Scalp acupuncture is an amazing, effective treatment for neurological and brain issues. I use it often in my Collingwood and Meaford clinics in difficult-to-treat chronic cases. Sometimes I use it as a stand-alone therapy while other times I combine it with body acupuncture and herbal medicine, depending on presentation. The takeaway is that it often leads to dramatic gains in function and relief from pain.
It is typically indicated for central nervous system conditions such as:
- Stroke rehabilitation
- Spinal cord injury
- Traumatic brain injury
- Post-concussion syndrome
- Difficulty swallowing (dysphagia)
- Traumatic injuries including car accident injuries
- Chronic pain
- Multiple sclerosis
- Bell’s palsy
- Motor neuron diseases
- Phantom limb pain
- Complex regional pain
- Plantar fasciitis
- Chronic fatigue syndrome
- Low back pain
- Difficulty speaking (aphasia)
- Parkinson’s disease
- Alzheimer’s disease
- Tics and chorea
- Hearing loss
- Vision loss
- Double vision
- Vocal cord paralysis
- Spasmodic dysphonia
This is an extremely wide range of indications, but they have a commonality – they are all disorders that affect our nervous system. It is useful in both acute and chronic cases, though I tend to mainly use it for chronic cases. Body acupuncture is very effective in acute cases.
Scalp acupuncture is a contemporary technique that combines traditional Chinese acupuncture methods with Western medical knowledge of the cerebral cortex. While improvement can take several sessions, often it produces results in the first session. I often see immediate improvement several seconds after needle insertion, with patients reporting buzzing, tingling, heaviness, the sensation of nerves “waking up” and other signs of increased activity, circulation and function in the targeted treatment area. It often makes a marked difference in conditions such as post-stroke rehabilitation.
Scalp acupuncture is a relatively recently developed technique, dating from the 1950s. It is, however, well researched – there are countless studies online proving its efficacy. Its positive effects on stroke rehab are particularly well-documented, as this is a condition. (I am releasing Instagram and Facebook posts on the research, so please follow me at @chrissavidge on Instagram or Savidge Health Acupuncture and Chinese Medicine on Facebook). The important thing to know is that the research is robust.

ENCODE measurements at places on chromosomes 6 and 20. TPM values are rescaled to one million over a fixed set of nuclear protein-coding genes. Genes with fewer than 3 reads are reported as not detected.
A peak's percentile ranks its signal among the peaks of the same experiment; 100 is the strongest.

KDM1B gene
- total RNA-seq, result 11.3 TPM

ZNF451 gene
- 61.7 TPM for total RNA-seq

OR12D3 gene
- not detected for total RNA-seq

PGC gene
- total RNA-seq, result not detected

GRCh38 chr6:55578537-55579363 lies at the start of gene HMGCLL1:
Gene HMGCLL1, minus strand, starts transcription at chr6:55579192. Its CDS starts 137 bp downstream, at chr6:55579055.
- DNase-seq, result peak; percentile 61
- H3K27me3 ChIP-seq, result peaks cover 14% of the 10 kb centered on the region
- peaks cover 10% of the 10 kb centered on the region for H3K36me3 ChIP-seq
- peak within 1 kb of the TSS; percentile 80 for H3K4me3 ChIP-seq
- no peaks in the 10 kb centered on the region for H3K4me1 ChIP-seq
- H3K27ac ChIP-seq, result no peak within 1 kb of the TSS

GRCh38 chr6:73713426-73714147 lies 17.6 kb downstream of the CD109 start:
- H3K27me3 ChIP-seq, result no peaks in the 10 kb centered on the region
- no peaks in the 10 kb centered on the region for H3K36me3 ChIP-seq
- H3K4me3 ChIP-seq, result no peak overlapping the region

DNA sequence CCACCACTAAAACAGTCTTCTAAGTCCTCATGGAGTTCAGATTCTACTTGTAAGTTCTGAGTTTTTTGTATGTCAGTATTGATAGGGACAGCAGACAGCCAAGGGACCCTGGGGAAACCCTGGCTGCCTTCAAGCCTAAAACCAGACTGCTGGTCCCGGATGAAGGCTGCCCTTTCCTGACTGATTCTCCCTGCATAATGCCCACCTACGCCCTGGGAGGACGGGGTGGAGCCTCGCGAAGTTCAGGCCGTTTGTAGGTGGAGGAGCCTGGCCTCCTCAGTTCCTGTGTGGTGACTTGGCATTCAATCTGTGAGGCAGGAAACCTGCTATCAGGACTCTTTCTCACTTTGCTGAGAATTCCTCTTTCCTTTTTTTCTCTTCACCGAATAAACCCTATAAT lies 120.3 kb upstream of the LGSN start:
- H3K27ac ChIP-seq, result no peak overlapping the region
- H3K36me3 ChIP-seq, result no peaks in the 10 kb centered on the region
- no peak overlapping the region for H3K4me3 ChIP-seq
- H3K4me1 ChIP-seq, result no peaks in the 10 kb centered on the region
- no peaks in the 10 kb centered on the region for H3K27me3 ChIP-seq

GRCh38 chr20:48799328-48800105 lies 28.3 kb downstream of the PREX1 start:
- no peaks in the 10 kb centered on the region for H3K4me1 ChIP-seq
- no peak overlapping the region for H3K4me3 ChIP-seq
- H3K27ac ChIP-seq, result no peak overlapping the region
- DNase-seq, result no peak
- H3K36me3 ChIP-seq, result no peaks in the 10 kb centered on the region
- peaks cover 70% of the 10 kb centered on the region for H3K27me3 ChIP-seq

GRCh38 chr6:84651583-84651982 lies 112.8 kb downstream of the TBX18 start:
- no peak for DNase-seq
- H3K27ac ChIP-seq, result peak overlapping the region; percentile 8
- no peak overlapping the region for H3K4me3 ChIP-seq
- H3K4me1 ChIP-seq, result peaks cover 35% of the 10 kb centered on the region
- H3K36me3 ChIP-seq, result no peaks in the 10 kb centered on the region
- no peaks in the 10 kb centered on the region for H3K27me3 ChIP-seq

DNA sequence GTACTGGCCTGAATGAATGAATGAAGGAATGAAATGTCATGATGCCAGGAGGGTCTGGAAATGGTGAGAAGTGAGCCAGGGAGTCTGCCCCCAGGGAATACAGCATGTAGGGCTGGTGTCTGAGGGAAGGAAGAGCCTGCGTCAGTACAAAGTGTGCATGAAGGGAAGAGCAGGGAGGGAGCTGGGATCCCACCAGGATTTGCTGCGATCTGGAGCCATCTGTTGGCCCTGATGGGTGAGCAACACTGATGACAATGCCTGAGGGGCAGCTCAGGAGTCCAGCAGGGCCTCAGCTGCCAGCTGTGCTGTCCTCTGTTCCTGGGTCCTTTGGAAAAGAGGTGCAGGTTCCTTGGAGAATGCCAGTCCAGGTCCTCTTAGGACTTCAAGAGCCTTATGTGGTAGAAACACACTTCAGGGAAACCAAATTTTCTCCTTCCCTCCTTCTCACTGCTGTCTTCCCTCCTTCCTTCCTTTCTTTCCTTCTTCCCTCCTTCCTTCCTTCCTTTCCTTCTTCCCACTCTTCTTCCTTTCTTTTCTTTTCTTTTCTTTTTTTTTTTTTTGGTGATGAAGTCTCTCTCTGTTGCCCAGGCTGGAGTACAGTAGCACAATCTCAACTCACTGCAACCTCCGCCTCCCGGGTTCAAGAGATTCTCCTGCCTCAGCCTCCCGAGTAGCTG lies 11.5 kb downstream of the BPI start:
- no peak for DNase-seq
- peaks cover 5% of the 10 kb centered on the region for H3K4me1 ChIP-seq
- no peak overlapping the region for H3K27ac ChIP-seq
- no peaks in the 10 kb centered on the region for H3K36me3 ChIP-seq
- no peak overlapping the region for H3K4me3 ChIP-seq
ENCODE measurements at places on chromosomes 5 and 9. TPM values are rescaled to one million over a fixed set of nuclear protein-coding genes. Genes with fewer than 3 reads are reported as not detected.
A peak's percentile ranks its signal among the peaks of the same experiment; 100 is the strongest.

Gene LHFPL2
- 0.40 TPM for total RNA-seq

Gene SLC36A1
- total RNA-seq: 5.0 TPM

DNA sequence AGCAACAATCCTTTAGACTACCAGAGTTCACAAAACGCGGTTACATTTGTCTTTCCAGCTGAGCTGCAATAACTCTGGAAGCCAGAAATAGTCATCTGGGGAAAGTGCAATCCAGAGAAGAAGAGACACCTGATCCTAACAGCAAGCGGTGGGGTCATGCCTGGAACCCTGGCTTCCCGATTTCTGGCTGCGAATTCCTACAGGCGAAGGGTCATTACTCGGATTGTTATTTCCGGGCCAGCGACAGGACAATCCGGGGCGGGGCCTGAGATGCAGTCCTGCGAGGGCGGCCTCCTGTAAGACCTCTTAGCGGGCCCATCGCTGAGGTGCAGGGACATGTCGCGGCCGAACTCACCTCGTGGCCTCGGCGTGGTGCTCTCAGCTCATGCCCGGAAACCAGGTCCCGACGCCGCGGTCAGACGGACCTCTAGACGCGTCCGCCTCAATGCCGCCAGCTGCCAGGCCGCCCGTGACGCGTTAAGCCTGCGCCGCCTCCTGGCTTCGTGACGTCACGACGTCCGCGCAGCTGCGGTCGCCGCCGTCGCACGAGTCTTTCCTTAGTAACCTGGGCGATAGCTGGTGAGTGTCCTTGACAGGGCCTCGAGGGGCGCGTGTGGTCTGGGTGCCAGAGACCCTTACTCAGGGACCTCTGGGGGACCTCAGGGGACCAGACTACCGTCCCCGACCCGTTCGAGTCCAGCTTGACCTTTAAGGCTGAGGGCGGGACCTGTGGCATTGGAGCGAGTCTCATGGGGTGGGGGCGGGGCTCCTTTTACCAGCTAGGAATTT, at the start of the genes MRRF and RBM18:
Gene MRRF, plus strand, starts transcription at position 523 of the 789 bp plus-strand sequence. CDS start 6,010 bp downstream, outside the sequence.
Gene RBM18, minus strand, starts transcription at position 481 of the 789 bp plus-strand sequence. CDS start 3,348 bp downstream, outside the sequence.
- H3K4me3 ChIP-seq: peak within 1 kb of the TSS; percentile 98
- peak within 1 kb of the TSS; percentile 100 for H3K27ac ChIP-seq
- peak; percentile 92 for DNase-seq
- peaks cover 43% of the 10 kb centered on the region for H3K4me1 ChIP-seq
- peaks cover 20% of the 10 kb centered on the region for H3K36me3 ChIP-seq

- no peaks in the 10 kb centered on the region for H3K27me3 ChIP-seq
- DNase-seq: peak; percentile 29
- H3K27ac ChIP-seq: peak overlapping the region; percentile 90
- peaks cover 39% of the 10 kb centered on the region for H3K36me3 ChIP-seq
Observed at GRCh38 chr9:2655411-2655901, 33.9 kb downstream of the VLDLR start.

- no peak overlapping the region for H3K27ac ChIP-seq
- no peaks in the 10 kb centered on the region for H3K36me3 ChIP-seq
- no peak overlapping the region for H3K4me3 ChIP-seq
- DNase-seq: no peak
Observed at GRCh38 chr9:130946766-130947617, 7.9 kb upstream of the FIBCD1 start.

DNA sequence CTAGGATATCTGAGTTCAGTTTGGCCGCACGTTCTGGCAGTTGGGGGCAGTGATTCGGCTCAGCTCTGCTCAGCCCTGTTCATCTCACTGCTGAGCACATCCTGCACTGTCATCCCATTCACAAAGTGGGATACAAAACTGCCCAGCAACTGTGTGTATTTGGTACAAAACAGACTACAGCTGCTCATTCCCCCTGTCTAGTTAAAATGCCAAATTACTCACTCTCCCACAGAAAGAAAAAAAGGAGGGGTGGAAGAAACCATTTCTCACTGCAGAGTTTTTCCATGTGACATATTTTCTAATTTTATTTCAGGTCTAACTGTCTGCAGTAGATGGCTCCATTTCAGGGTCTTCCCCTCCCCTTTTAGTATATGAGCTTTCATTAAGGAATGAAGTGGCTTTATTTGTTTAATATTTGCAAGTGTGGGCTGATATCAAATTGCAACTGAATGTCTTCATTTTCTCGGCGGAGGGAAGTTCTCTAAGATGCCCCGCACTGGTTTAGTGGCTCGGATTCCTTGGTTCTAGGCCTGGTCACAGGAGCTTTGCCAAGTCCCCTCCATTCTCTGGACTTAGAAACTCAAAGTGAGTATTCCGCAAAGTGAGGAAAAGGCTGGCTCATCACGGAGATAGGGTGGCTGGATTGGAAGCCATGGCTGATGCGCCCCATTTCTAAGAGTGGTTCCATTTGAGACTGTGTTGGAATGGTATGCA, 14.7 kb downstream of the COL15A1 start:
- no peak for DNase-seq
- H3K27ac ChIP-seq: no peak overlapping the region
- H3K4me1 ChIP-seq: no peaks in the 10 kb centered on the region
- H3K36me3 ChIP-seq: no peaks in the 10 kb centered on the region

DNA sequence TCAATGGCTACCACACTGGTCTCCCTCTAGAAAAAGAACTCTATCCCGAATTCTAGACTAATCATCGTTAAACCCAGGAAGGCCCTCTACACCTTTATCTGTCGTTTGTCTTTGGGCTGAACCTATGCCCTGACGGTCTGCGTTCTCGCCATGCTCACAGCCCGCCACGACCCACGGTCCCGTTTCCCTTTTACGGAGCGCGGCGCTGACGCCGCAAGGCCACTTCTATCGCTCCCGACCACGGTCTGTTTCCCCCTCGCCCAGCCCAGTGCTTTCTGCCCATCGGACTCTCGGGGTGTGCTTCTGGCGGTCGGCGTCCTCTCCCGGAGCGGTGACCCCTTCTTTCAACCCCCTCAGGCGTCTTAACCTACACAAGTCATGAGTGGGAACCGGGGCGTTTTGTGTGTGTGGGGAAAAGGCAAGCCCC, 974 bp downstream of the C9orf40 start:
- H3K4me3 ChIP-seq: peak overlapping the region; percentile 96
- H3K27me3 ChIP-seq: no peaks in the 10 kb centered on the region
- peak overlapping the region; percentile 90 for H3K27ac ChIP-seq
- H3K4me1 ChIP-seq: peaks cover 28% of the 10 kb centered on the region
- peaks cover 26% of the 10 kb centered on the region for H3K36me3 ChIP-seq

Let me give you a couple of examples from my own practice of how scalp acupuncture has helped my patients –
Female, 58 years old. Stroke 3 years ago. Loss of motor function and strength in legs. Difficulty in walking stairs. Episodes when legs give out from under her suddenly. Difficulty in communication – her spoken speech can be hard to understand, especially when tired. Handwriting after the stroke became difficult.
Results after 2 treatments – Legs much stronger. Stairs no longer difficult to navigate. Speech much easier to understand, as reported by her staff and also observed by me. Handwriting is much easier to perform and is more legible. In her words, she feels “like she has her life back”. Treatment continues.
Female, 67 years old. Restless leg syndrome since childhood. Spontaneous movement of legs and arms, worsening in the evening and disturbing sleep. It is considered a type of chronic pain syndrome by Western medicine. While herbal medicine and body acupuncture has been helpful in reducing number of episodes and their intensity, she reported to me after her first session of scalp acupuncture that she had already seen a marked improvement in her restless leg syndrome..
These are just two examples, but they give an idea of what scalp acupuncture is capable of. The research literature backs up my clinical observations. Scalp acupuncture is often very helpful in difficult, recalcitrant cases that involve the central nervous system and brain.
If you or someone you know or love is suffering from one of the issues listed above, please reach out to me with any questions you have or to book an appointment in either Collingwood or Meaford.